Implementation and evaluation of prognostic representations of the optical diameter of snow in the SURFEX/ISBA-Crocus detailed snowpack model
- 1Météo France – CNRS, CNRM – GAME UMR3589, Centre d'Études de la Neige, Grenoble, France
- 2Takuvik Joint International Laboratory, CNRS and Université Laval, Québec (QC), Canada
- 3CNRS, UJF Grenoble, LGGE, Grenoble, France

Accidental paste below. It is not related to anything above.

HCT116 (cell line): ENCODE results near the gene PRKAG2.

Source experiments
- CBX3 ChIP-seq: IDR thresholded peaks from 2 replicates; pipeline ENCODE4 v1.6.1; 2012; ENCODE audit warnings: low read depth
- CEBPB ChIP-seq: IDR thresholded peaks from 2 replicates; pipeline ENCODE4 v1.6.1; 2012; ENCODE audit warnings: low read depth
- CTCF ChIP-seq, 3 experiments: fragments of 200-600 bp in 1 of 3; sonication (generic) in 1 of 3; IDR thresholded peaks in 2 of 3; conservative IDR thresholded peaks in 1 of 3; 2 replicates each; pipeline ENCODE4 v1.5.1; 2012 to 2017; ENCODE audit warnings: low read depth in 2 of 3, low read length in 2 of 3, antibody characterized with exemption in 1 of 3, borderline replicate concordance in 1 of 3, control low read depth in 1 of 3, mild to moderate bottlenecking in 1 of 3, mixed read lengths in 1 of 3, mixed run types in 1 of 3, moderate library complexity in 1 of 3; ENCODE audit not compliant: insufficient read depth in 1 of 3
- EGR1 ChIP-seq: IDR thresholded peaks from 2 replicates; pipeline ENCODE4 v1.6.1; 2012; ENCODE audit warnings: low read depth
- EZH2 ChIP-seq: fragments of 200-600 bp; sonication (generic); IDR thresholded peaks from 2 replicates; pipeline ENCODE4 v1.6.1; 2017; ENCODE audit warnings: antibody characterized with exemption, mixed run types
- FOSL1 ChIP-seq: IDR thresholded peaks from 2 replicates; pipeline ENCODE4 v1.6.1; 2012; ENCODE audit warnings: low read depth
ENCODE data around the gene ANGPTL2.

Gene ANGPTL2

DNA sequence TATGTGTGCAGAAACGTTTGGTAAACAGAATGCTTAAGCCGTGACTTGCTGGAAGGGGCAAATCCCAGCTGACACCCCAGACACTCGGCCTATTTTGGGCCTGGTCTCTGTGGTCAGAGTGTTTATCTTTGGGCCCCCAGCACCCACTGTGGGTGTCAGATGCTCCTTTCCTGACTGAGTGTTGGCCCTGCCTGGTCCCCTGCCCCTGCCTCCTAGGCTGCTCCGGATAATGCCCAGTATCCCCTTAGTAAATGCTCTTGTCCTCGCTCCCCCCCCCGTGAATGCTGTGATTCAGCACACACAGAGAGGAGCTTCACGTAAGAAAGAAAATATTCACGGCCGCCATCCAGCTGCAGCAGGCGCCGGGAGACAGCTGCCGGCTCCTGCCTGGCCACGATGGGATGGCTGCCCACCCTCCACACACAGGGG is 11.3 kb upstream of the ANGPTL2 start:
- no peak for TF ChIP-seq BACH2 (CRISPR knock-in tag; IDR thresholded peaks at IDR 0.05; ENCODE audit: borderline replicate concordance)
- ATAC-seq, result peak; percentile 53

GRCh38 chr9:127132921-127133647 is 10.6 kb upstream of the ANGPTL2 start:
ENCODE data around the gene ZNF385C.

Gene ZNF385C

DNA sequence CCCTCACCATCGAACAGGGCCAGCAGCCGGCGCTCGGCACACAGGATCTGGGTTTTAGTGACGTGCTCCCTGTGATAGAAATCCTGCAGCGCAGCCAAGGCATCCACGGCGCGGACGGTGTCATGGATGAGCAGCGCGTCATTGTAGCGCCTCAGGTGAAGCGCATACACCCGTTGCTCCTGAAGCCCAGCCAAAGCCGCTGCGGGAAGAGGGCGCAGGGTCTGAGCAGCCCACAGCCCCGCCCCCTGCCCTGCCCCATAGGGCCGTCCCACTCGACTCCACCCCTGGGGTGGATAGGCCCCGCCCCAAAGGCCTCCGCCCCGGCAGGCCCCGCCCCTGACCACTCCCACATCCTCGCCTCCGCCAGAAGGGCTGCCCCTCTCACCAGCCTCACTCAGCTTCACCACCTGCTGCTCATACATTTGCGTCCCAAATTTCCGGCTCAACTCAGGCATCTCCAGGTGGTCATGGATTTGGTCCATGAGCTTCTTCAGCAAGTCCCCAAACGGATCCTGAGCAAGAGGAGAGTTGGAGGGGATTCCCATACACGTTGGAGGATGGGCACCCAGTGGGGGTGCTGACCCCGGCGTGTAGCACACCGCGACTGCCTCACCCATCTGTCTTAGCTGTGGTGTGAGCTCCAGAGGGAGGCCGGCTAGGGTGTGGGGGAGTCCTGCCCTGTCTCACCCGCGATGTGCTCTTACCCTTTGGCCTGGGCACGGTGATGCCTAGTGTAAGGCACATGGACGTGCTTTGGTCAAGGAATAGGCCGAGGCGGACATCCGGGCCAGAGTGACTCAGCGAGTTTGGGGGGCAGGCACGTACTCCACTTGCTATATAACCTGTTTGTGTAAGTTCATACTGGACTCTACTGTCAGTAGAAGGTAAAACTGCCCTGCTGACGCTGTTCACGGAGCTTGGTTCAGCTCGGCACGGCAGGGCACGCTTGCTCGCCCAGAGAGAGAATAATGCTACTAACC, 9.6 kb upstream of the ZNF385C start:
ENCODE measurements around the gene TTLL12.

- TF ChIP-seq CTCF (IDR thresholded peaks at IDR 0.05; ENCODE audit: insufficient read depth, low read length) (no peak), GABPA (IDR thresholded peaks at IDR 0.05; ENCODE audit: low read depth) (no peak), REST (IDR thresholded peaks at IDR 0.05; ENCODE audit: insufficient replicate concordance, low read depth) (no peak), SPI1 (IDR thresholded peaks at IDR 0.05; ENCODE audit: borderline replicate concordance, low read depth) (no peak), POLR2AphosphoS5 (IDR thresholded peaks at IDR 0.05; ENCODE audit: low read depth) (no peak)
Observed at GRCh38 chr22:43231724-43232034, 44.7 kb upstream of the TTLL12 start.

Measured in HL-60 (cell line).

Abstract. In the SURFEX/ISBA-Crocus multi-layer snowpack model, the snow microstructure has up to now been characterised by the grain size and by semi-empirical shape variables which cannot be measured easily in the field or linked to other relevant snow properties. In this work we introduce a new formulation of snow metamorphism directly based on equations describing the rate of change of the optical diameter (dopt). This variable is considered here to be equal to the equivalent sphere optical diameter, which is inversely proportional to the specific surface area (SSA). dopt thus represents quantitatively some of the geometric characteristics of a porous medium. Different prognostic rate equations of dopt, including a re-formulation of the original Crocus scheme and the parameterisations from Taillandier et al. (2007) and Flanner and Zender (2006), were evaluated by comparing their predictions to field measurements carried out at Summit Camp (Greenland) in May and June 2011 and at Col de Porte (French Alps) during the 2009/10 and 2011/12 winter seasons. We focused especially on results in terms of SSA. In addition, we tested the impact of the different formulations on the simulated density profile, the total snow height, the snow water equivalent (SWE) and the surface albedo. Results indicate that all formulations perform well, with median values of the RMSD between measured and simulated SSA lower than 10 m2 kg−1. Incorporating the optical diameter as a fully fledged prognostic variable is an important step forward in the quantitative description of the snow microstructure within snowpack models, because it opens the way to data assimilation of various electromagnetic observations.